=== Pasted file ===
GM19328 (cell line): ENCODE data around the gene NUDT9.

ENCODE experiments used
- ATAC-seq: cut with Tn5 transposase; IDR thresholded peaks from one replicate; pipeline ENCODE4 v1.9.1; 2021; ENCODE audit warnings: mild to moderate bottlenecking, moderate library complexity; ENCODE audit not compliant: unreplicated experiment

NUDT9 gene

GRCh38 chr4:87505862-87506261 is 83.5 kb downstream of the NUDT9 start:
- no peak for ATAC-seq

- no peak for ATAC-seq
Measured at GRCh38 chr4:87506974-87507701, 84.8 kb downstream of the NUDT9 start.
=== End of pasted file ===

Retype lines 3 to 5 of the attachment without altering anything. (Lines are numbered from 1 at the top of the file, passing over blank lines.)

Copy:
- ATAC-seq: cut with Tn5 transposase; IDR thresholded peaks from one replicate; pipeline ENCODE4 v1.9.1; 2021; ENCODE audit warnings: mild to moderate bottlenecking, moderate library complexity; ENCODE audit not compliant: unreplicated experiment

NUDT9 gene

GRCh38 chr4:87505862-87506261 is 83.5 kb downstream of the NUDT9 start: